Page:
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Posted 12/16/2014

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By Erica Skolte


Sometimes you don’t know what you don’t know.

Fortunately, expert industrial hygienists and safety technicians from the Safety Office do know how to help keep Jacksonville District employees safe and healthy. They are ready, willing and able to educate Corps employees and share their knowledge with anyone who requests assistance.

Though available to provide assistance throughout the year, the Safety Office team makes an annual trip to all of the district’s locks and dams in south Florida, including the Canaveral Lock and Dam on the east coast, and the St. Lucie, Port Mayaca, Moore Haven, Ortona, W.P. Franklin Locks and Dams along the Okeechobee Waterway in south Florida.

During the trip, the team provides training and ergonomic assessments, identifies potential issues and works to resolve them. Industrial hygienists like Rebecca Gray in the Safety Office, try to anticipate, evaluate, identify, prevent and reduce hazards in the workplace that have the potential to result in injury or illness, or may affect the well being of workers, such as chemical exposure, ergonomics, noise and more.

Gray offers training in a variety of areas, including chapter six of the Safety and Health Requirements Manual, or Engineer Manual (EM) 385-1-1, which addresses “Hazardous or Toxic Agents and Environments.”

“The Army has adopted the Globally Harmonized System (GHS) for hazard communication, and all employees who work with hazardous chemicals are required to have the training,” Eduardo Garcia, a safety technician in the Safety Office said.

According to the U.S. Army Combat ReadinessSafety Center website, “The Globally Harmonized System (GHS), a United Nations initiative recently adopted by the Occupational Safety and Health Administration, will standardize the way chemical-based hazards are communicated to workers, primarily through labeling and safety data sheets.”

Many people may be surprised to find out that commonly used household chemicals such as vinegar (acetic acid), bleach and ammonia are considered hazardous and Safety Data Sheets are available for them by contacting the manufacturer.

Industrial hygienists can evaluate your work environment to help keep you healthy and safe. Ingrid Bon was one of several team members in the South Florida Restoration Program Office in West Palm Beach, Florida to request and receive an ergonomic assessment of her workstation.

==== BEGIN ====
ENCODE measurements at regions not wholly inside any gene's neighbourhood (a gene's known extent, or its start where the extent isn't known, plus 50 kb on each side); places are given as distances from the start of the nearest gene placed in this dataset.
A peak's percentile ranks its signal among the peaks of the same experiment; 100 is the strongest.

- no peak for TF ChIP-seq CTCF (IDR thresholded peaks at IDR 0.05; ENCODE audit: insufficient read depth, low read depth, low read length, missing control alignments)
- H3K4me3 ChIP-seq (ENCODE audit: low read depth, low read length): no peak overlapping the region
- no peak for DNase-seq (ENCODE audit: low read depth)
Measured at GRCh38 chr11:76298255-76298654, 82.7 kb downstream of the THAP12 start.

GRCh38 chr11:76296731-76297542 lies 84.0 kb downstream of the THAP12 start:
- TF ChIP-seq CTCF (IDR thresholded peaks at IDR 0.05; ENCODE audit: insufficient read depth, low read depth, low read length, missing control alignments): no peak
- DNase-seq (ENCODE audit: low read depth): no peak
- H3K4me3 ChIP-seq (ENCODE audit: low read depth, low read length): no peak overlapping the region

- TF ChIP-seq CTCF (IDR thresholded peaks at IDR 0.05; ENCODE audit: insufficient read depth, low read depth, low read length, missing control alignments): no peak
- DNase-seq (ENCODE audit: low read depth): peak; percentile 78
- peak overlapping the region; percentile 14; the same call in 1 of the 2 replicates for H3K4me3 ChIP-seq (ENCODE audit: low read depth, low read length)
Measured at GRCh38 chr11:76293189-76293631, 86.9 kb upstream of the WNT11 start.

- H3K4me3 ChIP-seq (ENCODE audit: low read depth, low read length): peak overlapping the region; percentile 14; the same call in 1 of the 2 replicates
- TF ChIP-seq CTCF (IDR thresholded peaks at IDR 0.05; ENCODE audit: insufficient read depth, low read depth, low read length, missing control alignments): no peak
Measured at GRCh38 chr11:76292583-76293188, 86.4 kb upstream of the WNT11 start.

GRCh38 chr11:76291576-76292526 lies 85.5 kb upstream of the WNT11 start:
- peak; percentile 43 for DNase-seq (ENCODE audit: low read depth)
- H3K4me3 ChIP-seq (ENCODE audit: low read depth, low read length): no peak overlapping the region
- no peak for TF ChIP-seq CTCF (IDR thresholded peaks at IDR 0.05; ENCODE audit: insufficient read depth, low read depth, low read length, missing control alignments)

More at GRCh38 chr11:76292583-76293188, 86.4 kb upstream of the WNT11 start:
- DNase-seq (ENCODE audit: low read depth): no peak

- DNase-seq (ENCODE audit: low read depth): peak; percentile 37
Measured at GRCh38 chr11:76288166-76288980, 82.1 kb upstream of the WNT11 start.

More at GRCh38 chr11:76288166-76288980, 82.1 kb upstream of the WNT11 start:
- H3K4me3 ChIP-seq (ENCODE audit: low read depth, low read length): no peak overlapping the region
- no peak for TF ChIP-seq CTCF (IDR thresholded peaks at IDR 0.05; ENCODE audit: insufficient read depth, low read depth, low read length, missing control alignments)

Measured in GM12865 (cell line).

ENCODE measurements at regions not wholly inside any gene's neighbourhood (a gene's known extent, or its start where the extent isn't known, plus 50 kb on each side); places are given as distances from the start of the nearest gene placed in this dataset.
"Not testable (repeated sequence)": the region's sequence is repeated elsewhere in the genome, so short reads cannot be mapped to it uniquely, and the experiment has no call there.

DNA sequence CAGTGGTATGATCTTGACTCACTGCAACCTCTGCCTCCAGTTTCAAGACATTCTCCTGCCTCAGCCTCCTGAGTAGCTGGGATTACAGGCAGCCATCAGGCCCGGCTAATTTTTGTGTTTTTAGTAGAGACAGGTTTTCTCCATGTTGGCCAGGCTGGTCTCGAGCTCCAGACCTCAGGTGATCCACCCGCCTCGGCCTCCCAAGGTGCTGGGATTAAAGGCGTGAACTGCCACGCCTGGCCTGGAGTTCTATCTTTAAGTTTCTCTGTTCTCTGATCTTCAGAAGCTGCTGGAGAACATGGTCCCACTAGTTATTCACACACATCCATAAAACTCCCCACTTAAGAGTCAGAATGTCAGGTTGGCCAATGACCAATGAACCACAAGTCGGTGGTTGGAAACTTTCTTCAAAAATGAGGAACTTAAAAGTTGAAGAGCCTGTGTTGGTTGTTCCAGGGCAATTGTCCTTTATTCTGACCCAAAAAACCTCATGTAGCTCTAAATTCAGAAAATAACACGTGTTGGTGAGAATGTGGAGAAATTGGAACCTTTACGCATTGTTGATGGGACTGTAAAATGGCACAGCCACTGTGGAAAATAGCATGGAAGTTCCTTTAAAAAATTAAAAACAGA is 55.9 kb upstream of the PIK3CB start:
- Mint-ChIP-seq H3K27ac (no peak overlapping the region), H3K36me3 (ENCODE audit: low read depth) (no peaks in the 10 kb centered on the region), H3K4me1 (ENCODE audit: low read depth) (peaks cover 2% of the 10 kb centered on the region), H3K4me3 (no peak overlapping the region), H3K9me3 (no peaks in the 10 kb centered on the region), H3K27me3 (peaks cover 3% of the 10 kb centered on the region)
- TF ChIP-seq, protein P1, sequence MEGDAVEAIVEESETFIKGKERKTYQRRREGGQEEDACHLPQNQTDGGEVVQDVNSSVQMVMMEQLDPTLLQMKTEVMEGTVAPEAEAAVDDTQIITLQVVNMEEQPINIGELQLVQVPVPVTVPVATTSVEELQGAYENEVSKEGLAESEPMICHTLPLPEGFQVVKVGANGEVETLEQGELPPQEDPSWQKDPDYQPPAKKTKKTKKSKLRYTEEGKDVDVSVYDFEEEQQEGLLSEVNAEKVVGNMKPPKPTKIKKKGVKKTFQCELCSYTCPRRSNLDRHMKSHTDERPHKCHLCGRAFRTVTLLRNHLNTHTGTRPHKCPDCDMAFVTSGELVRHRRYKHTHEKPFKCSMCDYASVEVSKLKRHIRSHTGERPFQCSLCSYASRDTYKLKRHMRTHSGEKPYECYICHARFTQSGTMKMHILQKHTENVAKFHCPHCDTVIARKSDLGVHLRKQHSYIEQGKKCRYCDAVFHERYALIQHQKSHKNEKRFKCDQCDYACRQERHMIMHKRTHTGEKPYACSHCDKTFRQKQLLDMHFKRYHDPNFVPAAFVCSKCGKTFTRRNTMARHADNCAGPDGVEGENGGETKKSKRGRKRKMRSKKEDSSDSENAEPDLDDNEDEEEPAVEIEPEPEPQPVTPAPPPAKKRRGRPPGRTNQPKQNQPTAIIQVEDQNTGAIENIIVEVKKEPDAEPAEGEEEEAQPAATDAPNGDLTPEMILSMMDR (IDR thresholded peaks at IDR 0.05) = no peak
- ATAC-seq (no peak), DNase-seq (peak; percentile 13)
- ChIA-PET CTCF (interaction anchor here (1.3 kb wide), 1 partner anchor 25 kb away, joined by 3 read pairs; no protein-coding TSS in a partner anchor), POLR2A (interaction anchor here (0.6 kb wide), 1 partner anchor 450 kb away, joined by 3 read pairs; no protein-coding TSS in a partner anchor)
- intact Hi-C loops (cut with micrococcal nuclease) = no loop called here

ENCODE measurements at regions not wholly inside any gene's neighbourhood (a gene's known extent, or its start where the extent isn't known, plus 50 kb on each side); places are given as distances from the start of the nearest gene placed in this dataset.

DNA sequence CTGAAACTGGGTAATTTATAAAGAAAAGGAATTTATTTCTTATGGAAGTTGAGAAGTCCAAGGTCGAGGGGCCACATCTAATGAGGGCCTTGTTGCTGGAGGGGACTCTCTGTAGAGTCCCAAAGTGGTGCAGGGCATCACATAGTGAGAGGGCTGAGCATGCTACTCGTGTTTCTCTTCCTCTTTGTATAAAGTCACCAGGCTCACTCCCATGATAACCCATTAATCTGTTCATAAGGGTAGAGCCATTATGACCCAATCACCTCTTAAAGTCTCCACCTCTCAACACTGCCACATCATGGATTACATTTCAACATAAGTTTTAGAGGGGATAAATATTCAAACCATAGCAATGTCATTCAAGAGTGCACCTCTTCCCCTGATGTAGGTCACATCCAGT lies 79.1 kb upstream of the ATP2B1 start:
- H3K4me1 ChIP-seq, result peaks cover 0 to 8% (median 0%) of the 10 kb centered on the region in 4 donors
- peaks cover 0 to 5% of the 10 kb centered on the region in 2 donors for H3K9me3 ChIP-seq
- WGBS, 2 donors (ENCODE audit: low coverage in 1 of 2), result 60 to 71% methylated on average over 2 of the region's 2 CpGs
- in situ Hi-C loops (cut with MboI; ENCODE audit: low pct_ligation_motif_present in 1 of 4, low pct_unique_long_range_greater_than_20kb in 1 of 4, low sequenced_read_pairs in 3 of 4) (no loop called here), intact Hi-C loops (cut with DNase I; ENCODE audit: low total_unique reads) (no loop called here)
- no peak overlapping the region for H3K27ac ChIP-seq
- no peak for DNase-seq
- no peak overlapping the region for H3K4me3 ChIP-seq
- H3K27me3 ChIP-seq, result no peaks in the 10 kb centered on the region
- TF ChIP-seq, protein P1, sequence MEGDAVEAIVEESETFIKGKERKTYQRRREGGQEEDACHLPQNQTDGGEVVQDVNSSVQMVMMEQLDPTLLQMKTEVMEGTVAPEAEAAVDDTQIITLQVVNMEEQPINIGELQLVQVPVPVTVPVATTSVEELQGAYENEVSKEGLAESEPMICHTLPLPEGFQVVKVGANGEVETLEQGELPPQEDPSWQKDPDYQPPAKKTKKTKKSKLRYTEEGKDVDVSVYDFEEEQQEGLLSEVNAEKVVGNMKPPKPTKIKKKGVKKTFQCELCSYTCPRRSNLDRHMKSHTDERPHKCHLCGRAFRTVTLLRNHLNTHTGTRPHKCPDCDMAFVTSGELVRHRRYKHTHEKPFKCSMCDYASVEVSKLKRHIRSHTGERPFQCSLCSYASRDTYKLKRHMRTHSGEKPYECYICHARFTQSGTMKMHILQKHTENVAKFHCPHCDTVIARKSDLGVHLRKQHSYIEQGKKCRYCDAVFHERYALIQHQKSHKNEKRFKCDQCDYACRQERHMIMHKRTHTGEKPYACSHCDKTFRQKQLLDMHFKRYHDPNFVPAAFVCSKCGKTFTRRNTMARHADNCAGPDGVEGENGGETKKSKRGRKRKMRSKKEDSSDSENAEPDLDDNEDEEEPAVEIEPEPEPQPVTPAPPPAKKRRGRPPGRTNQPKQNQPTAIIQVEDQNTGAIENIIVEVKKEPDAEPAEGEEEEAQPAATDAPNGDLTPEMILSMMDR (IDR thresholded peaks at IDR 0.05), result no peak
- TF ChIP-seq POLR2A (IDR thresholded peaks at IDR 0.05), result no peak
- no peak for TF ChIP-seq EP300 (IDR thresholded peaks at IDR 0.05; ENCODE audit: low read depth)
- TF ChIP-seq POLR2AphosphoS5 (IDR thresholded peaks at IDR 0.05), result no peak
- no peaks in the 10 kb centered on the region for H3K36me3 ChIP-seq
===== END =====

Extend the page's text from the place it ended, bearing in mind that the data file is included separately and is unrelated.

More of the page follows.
“The keyboard should be positioned at the most neutral position, where you don’t have to reach or stretch,” Gray said. She suggests the installation of keyboard and mouse trays to keep them close enough to prevent excessive reaching, which strains the shoulders and arms. In addition, Gray says employees who use two monitors should place them close together, directly in front of them at eye level, to minimize the possibility of neck injuries.

“Following proper ergonomics is critical in maintaining workplace health and preventing long term ergonomic injuries. Identifying and correcting problems when you first recognize the signs and symptoms will go a long way in preventing more severe ailments,” Gray said.

Gray also encourages Corps employees who work in the office to move around during the day. “Our ancestors were hunter-gatherers and our bodies were built to move all the time, rather than staying in one position all day long,” she said. “Try to move around and change positions frequently during the day.”

District employees who have questions about safety in the workplace or would like an ergonomics assessment of their workstation should call the Safety Office.”We are here to serve and protect all Jacksonville District employees.”

“The safety program is here to protect our employees,” Garcia said. “Everything we do is for them. They have a right to work in a safe environment, and we are here to help make that happen.”

ergonomics industrial hygiene industrial hygienist Jacksonville District safety safety office U.S. Army Corps of Engineers USACE